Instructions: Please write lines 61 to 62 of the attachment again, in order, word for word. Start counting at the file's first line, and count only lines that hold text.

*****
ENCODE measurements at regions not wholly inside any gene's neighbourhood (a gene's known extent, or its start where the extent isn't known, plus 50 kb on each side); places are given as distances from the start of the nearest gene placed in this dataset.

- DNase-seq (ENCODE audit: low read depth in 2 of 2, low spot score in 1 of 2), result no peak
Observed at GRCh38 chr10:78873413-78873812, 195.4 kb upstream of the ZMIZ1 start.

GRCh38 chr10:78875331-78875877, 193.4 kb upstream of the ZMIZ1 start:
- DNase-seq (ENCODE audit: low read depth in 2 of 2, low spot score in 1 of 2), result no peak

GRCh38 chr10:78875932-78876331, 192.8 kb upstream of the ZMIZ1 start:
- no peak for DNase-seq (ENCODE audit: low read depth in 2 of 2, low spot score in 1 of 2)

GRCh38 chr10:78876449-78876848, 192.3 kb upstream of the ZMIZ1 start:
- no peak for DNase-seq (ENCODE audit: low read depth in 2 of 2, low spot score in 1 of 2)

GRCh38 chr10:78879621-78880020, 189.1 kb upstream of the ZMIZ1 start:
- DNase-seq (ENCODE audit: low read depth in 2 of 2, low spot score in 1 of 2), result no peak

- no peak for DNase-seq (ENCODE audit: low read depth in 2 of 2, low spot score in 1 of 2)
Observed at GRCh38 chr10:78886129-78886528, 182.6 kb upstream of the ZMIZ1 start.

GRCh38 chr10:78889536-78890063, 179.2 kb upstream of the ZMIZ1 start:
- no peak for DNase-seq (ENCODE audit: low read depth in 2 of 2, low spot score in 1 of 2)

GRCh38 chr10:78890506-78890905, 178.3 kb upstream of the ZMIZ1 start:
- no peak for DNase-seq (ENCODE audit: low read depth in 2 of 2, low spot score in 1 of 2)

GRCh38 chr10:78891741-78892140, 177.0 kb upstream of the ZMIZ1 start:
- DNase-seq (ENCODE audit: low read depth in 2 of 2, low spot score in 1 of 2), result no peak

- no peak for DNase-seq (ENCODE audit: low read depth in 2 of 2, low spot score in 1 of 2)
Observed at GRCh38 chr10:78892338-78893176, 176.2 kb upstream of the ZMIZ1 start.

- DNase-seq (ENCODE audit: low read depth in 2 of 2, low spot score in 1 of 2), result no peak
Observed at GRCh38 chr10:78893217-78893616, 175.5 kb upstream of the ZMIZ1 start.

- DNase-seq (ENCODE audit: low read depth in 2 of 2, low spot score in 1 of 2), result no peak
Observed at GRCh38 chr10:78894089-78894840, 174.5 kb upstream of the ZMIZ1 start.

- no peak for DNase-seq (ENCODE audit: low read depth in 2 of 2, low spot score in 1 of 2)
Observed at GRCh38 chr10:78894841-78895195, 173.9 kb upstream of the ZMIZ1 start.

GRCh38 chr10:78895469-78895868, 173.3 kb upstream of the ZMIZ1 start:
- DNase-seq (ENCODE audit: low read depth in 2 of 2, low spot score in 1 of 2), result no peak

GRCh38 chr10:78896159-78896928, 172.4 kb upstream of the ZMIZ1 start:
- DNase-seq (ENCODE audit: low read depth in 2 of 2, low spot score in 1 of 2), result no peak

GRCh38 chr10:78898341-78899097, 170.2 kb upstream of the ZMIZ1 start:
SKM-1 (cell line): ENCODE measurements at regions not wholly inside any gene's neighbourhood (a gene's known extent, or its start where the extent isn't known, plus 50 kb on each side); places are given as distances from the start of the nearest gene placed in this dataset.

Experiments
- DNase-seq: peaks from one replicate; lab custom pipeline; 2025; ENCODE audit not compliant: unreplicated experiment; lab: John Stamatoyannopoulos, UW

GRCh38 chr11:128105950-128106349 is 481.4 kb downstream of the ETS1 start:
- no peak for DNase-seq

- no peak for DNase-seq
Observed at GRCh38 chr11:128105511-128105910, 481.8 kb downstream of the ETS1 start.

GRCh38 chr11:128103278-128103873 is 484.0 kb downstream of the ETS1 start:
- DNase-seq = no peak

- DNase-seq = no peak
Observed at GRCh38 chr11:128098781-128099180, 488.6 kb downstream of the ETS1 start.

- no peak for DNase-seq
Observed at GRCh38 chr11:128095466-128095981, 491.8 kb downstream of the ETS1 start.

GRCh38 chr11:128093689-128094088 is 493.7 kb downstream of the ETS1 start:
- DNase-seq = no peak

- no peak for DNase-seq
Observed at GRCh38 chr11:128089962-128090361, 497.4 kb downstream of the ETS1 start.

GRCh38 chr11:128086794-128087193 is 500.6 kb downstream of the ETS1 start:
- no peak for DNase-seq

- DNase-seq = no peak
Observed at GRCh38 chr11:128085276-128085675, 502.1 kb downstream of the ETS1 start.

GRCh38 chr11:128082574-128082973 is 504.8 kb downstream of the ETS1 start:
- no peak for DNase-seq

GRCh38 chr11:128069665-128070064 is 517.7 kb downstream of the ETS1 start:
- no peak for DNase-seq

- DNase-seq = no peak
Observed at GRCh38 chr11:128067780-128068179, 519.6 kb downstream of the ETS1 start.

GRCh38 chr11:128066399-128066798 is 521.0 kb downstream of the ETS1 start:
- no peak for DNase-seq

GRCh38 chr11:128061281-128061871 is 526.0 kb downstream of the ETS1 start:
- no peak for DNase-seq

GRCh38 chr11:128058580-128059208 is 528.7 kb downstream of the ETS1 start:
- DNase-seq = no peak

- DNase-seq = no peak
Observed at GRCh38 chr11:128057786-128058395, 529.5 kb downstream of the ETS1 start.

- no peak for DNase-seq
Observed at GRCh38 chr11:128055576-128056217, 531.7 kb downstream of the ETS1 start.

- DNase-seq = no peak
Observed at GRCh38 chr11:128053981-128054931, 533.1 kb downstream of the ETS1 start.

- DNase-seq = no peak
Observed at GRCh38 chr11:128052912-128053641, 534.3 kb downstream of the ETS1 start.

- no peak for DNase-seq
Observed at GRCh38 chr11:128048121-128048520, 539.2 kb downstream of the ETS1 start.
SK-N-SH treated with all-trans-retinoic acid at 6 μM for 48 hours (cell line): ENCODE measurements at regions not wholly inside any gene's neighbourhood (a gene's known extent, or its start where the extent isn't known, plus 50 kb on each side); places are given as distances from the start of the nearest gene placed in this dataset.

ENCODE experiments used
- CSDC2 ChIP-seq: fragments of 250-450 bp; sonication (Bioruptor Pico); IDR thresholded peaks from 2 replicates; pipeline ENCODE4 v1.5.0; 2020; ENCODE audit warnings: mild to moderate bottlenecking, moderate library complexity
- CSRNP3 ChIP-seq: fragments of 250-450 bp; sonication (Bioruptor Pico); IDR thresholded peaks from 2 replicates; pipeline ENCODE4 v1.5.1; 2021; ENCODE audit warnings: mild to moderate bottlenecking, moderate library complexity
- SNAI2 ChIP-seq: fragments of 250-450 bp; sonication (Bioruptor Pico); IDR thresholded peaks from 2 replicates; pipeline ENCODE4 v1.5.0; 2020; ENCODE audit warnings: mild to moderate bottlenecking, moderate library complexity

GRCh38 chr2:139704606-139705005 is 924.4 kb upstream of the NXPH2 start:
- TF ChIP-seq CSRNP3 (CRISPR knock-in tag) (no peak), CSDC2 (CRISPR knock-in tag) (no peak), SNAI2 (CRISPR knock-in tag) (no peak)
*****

- no peak for DNase-seq

GRCh38 chr11:128061281-128061871 is 526.0 kb downstream of the ETS1 start: